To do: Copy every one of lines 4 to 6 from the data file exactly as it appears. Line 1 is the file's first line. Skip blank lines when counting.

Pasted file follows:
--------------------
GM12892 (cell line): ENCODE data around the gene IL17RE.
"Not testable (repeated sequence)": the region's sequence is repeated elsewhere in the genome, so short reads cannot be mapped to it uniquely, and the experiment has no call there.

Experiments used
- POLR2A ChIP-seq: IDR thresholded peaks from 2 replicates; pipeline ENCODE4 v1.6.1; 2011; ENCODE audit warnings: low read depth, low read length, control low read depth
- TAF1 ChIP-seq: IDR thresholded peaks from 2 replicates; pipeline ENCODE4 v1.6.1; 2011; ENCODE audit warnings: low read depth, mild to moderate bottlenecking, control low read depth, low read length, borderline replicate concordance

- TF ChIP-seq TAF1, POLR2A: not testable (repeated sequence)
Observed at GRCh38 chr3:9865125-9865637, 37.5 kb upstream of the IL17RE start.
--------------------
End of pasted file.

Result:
- POLR2A ChIP-seq: IDR thresholded peaks from 2 replicates; pipeline ENCODE4 v1.6.1; 2011; ENCODE audit warnings: low read depth, low read length, control low read depth
- TAF1 ChIP-seq: IDR thresholded peaks from 2 replicates; pipeline ENCODE4 v1.6.1; 2011; ENCODE audit warnings: low read depth, mild to moderate bottlenecking, control low read depth, low read length, borderline replicate concordance

- TF ChIP-seq TAF1, POLR2A: not testable (repeated sequence)